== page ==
ProductsCostingMoreThan(System.Nullable<decimal> cost)
    {
        MethodCallExpression mc = Expression.Call(           

((MethodInfo)(MethodInfo.GetCurrentMethod())),
                Expression.Constant(this),
                new Expression[] {
                  Expression.Constant(cost, typeof(System.Nullable<decimal>))
                }
            );
        return this.CreateQuery<ProductsCostingMoreThanResult>(mc);
    }

    [Function(Name="[dbo].[fnGetCustomers]")]
    public IQueryable<FnGetCustomersRowset> FnGetCustomers()
    {
        MethodCallExpression mc = Expression.Call(((MethodInfo)
                                  (MethodInfo.GetCurrentMethod())), 
                                  Expression.Constant(this), null);
        return this.CreateQuery<FnGetCustomersRowsetRowset>(mc);
    }
}

A simple usage of the generated classes, as the LINQ documentation shows:

NorthwindDataContext db
                   = new NorthwindDataContext("c:\\northwind\\northwnd.mdf");
var q =
    from c in db.Customers
    where c.City == "London"
    select c;
    foreach (var cust in q)
        Console.WriteLine("id = {0}, City = {1}",cust.CustomerID, cust.City);

Using the application

First of all, you must run the scripts for tables, views, functions and stored procedures used to select metadata information. The database you want to be mapped over the DLinq entities must have all these objects created (available in the scripts folder).

To make DLinqEntityGenerator add-in application available to VS.NET, the assembly and the .AddIn file must be copied in one of the directories specified in "Add-in File Paths" option (Tools - > Options -> Add-In/Macros Security). Also, the "Allow Add-in components to load" option must be checked. The Templates folder containing the XSL stylesheets used to generate classes must be copied in the selected directory. If you encounter difficulties running the DLinqEntityGenerator Add-in, copy in the same directory the additional assemblies provided with DlinqEntityGenerator.dll file.

After the files(s) copy process, when you start VS.NET, in the Tools menu you will find at the beginning a new command called "DLinqEntityGenerator". The DLinqEntityGenerator application should be available now as a new tool in VS.NET environment.

License

This article, along with any associated source code and files, is licensed under The Code Project Open License (CPOL)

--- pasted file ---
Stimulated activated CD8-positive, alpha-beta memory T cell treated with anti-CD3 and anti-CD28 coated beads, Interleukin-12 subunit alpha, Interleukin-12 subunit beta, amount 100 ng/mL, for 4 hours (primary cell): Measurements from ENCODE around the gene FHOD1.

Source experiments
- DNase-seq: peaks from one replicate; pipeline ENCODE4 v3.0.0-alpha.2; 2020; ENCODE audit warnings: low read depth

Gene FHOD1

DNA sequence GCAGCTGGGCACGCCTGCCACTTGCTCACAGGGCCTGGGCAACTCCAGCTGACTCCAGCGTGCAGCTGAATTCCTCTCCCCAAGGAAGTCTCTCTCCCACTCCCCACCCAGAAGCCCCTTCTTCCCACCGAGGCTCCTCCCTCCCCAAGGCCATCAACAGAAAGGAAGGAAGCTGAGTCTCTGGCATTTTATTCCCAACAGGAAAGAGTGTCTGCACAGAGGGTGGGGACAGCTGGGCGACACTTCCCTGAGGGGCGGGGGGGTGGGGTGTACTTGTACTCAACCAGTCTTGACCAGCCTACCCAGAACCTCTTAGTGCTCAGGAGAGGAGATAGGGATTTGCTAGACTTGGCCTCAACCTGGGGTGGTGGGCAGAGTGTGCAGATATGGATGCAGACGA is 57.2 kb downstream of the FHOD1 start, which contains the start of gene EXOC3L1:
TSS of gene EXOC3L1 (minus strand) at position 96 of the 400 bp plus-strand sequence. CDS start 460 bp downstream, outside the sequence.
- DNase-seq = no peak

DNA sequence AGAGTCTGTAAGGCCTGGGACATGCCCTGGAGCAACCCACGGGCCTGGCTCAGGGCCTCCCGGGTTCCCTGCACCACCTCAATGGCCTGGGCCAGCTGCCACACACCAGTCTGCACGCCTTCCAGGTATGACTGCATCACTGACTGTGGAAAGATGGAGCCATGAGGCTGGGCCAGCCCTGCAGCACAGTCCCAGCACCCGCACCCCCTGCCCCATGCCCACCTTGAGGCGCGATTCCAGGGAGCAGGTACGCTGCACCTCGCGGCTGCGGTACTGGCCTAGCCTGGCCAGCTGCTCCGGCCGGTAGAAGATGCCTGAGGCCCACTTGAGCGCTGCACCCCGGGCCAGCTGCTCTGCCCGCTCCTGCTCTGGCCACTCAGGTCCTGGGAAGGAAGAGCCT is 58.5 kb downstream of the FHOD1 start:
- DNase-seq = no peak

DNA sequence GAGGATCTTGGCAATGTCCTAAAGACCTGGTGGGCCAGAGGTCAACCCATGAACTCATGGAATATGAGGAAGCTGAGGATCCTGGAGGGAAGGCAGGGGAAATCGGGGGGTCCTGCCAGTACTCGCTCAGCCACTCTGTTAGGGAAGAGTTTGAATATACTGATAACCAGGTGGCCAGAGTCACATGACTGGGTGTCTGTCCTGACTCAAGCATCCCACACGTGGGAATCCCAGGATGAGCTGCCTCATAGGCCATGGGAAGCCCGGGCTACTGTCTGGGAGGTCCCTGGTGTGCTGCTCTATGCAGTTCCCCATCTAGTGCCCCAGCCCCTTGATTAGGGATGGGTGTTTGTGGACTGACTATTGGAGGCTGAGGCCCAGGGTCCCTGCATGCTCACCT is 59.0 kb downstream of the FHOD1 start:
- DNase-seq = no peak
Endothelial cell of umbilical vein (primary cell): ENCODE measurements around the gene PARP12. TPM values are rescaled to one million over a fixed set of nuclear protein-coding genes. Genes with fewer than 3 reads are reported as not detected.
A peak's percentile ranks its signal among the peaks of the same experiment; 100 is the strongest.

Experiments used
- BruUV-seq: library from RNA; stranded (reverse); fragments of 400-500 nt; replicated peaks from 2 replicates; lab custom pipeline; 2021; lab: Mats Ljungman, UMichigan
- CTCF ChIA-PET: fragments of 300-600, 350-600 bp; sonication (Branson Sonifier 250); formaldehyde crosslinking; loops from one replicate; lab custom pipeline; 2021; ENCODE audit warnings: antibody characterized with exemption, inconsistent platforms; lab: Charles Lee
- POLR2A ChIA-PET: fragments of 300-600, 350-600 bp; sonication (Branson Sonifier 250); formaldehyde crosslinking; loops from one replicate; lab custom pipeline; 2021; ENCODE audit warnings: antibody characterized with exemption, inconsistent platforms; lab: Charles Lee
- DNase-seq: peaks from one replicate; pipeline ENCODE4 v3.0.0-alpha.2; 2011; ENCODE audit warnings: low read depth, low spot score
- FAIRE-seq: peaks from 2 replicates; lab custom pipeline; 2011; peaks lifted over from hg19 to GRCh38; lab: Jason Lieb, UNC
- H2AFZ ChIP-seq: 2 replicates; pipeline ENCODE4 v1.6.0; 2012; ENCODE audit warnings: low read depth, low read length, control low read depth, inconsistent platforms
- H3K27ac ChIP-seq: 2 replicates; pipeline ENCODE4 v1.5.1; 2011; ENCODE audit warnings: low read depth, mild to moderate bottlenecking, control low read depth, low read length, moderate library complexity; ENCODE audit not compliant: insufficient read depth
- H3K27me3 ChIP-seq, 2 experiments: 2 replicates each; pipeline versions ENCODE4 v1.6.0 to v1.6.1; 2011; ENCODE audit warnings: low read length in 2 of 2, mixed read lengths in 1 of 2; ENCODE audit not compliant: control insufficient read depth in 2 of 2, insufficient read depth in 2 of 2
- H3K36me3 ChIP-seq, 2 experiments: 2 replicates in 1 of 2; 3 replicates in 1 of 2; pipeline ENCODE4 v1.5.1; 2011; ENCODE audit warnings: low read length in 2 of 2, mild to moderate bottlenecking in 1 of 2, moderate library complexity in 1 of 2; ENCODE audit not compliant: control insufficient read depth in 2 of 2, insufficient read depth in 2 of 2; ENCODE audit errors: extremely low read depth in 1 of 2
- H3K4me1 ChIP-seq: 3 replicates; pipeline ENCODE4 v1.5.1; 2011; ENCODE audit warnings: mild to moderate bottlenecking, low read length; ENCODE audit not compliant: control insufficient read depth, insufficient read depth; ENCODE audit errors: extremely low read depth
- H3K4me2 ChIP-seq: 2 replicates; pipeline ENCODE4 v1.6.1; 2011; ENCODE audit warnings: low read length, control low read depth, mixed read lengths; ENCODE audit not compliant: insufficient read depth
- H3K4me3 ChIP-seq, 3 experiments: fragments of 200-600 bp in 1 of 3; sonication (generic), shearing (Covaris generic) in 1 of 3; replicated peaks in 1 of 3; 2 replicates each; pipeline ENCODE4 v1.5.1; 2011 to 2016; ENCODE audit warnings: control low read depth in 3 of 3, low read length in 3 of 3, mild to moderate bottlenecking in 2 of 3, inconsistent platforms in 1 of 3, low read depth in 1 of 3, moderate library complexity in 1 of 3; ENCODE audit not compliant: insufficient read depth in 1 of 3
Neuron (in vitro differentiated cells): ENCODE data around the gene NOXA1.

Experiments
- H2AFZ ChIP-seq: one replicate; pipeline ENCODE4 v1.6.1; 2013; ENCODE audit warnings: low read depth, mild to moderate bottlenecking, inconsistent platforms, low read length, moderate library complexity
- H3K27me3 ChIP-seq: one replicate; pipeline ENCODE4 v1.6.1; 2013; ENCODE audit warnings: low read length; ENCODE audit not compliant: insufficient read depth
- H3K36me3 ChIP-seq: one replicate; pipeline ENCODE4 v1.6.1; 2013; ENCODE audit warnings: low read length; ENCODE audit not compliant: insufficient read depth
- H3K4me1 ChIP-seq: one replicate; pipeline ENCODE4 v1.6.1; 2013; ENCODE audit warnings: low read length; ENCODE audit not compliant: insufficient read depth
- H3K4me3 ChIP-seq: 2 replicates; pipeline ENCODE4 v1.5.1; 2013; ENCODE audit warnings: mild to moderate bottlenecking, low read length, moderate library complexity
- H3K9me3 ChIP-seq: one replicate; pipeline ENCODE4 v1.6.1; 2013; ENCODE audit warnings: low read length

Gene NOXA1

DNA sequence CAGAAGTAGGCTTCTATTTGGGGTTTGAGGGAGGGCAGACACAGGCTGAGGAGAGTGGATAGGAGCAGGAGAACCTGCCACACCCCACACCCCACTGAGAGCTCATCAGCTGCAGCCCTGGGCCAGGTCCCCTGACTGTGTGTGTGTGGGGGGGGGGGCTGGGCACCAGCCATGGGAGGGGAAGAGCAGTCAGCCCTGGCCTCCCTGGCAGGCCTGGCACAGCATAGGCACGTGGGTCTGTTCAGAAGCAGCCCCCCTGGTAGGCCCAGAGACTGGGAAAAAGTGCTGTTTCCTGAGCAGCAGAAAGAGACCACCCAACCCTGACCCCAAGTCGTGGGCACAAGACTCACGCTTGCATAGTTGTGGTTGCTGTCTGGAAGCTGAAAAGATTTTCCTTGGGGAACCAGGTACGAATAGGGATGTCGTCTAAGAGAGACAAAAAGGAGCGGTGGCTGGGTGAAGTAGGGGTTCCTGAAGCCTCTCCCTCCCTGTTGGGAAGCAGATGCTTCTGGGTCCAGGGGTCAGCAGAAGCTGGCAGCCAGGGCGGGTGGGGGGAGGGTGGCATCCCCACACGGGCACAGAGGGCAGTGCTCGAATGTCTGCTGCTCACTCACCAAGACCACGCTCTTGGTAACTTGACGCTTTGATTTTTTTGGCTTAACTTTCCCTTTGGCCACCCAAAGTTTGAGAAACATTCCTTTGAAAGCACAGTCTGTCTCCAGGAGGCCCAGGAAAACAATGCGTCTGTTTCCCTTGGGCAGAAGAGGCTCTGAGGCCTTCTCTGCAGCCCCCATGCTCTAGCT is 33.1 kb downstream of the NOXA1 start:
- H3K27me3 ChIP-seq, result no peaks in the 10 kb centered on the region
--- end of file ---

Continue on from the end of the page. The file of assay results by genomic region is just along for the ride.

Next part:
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About the Author

Dan Radu
Web Developer
Romania Romania
I live and work in Bucharest, Romania. I am programmer since 1998, when I have developed a "good taste" application for a catering company. Now I develop .NET applications (windows and ASP.NET) for large SQL Server database systems, with tens of millions of records.
I like to develop also in other languages like Object Pascal (Delphi), PHP, C++, VB, scripting. I enjoy the XML power, both on client side and server side.

Comments and Discussions

 
QuestionHow do I use the addin PinmemberPaul Abrams24-Apr-12 10:29 
AnswerRe: How do I use the addin PinmemberDan Radu24-Apr-12 13:27 
QuestionUpdate? PinmemberIain Smallwood17-Jul-08 6:02 
GeneralSQLMetal PinmemberSacha Barber16-Oct-07 20:20 
GeneralRe: SQLMetal PinmemberHoward Richards12-Feb-08 3:48 
GeneralReadable images PinsitebuilderUwe Keim2-Jan-07 21:48 
GeneralRe: Readable images PinmemberDan Radu2-Jan-07 22:14 
GeneralRe: Readable images PinmemberSacha Barber5-Feb-07 23:15 
GeneralRe: Readable images PinmemberDan Radu5-Feb-07 23:35 
GeneralRe: Readable images PinmemberJeff Lindholm22-May-08 2:48 
On thing this tool does over SQLMetal is it allows you to change some of the naming conventions.
 
Like a database one of my clients has is case sensitive so they made them all TABLE_NAME, COLUMN_NAME and SQLMetal generates classes and columns in all uppercase as well. There used to be a way to change the camel/pascal casing but that is not in the release version (at least I can only seem to find notes about people complaining about it not being there)
 
Of course I would make one minor change to this app, I would write all the stored procs and views as C# code so you did not have to run anything on your database to generate the classes.